Only a few years ago, Scotland would not be the first country to come to the fore in discussions about any great achievements made in the tennis world.
But all that has changed, largely thanks to a certain Murray family from the small town of Dunblane. The phenomenal success of siblings Andy and Jamie has helped spark a massive rise in engagement with the sport across the country.
Participation and tennis club memberships are up and, from September, the GB National Tennis Academy at the University of Stirling will run a performance programme in conjunction with the Lawn Tennis Association, managed by Tennis Scotland with partners including Dollar Academy, to further develop the sport in Scotland.
Colin Fleming, former professional tennis player and current Fed Cup coach, will be involved in the new academy and he already does a lot of work with up-and-coming talent.
The eight-time ATP World Tour doubles champion will be playing once again at Brodies Tennis Invitational 2019 being held at Gleneagles Arena, Auchterarder, from Thursday, 13 to Saturday, 15 June.
The Scottish law firm’s event is attracting more big names this year to make it the tennis draw of the summer in Scotland. As well as Fleming, one-time world number-one Spaniard Juan Carlos Ferrero, erstwhile British ace Tim Henman, Swedish Australian Open finalist Thomas Enqvist and former French Open finalist Henri Leconte are among the stars of the sport who are planning the trip to Gleneagles in June.
Young Scottish talent will be joining these stars, as the Invitational continues to support the game at grass-roots level.
Fleming says: “It’s a great event that I’ve been involved in for the last couple of years, and I’m delighted to be part of it again. All credit to Brodies for bringing top-class players to Scotland.”
He also gives kudos to the “golden generation” of Scottish tennis players led by Andy and Jamie Murray, and Judy Murray as a coach, that has encouraged other British players such as himself and the likes of Jamie Baker and now Jonny O’Mara to come up through the ranks. But Fleming believes that more has to be done to develop the sport’s grass roots.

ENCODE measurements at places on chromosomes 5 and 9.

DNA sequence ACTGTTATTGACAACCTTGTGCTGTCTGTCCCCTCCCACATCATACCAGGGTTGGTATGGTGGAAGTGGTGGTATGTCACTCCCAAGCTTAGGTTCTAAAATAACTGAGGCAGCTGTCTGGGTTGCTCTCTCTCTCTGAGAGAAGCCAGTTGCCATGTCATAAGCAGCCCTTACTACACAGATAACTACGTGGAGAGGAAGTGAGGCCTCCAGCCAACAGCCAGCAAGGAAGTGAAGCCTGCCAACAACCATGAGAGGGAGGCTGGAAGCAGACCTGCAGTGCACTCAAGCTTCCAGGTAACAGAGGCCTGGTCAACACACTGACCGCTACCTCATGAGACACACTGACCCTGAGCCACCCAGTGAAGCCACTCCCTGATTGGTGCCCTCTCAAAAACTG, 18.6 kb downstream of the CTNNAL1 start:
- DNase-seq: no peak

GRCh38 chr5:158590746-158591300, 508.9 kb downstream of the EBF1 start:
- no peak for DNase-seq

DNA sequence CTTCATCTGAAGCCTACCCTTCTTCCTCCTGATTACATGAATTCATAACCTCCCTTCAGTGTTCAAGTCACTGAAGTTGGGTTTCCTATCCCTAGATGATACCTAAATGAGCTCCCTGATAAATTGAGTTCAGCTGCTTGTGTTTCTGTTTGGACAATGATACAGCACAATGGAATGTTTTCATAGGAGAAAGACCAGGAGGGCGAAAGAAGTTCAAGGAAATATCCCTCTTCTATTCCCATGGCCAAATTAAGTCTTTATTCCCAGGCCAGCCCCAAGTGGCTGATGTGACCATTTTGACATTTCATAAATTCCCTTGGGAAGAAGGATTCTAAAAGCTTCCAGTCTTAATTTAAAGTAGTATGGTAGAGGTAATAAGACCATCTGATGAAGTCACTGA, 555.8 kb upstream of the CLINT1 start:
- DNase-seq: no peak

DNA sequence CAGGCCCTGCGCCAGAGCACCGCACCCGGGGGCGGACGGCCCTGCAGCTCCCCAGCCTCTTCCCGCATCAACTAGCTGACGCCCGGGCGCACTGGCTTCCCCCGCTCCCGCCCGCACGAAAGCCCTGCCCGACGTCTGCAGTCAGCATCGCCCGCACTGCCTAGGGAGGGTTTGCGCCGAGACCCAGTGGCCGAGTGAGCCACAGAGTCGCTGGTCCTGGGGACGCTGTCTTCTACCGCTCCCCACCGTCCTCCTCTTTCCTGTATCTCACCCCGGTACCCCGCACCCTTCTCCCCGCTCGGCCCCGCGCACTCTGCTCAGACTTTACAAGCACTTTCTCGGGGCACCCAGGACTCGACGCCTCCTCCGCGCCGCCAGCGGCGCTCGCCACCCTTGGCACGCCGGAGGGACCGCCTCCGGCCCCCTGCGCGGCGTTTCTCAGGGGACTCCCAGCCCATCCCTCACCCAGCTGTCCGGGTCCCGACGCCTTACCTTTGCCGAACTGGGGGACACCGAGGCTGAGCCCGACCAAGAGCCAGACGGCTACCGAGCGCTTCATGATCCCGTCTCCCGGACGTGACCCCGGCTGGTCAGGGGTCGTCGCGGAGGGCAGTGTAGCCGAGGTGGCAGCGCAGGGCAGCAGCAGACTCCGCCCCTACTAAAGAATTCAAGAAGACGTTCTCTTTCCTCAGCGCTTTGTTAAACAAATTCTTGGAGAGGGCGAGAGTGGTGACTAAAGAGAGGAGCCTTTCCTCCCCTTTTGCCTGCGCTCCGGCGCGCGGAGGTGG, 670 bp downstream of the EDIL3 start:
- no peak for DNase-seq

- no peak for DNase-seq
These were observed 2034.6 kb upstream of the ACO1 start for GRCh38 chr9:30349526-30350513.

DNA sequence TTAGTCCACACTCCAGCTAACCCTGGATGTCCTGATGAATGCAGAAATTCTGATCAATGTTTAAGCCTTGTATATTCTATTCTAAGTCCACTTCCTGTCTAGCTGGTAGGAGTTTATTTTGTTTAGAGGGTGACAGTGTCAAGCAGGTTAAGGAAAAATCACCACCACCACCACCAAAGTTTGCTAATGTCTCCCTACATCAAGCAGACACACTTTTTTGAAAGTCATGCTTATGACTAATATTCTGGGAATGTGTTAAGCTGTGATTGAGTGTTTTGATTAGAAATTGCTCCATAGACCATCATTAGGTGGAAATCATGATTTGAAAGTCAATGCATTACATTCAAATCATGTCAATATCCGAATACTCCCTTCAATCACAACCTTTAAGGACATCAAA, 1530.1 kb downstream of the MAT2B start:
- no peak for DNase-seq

He says: “We know participation and club memberships are up, but at the same time, we have one of the lowest ratios of indoor courts per head of population in Europe. There is a lot of work to be done on the bricks-and-mortar facilities side to create better opportunities.”
However, he remains hopeful that the University of Stirling’s national academy and its grass-roots scholarship scheme will have a ripple effect across Scottish tennis.
Young players at the academy will benefit from having access to a range of expertise, including sports scientists, to help international-standard juniors progress.
“The high-level performance programme happening at the university is one piece of the puzzle,” Fleming explains.
“I’m pretty optimistic and there is good momentum now. There’s work being done by Tennis Scotland, the Judy Murray Foundation, Sport Scotland and the Scottish Government to take a joined-up approach to capitalise on the opportunities.”
And Fleming asserts that companies getting involved in the sponsorship of tennis is giving a major boost to the development of the sport north of the Border.
“For the likes of Brodies to get involved in tennis is a huge thing. It’s a great experience for juniors to be involved in the Brodies Tennis Invitational playing alongside former top players in the game.”
“Then there are the ball kids who are involved, which is such a big experience for them. You hear stories about Roger Federer having been a ball kid back in the day.”
Fleming goes on to say: “It’s hugely important to the future of tennis in Scotland that the business community continues to get behind grass roots initiatives.
“Having business support is critical in ensuring that young people have access to the best facilities, and that their talents are being encouraged and developed to their full potential.”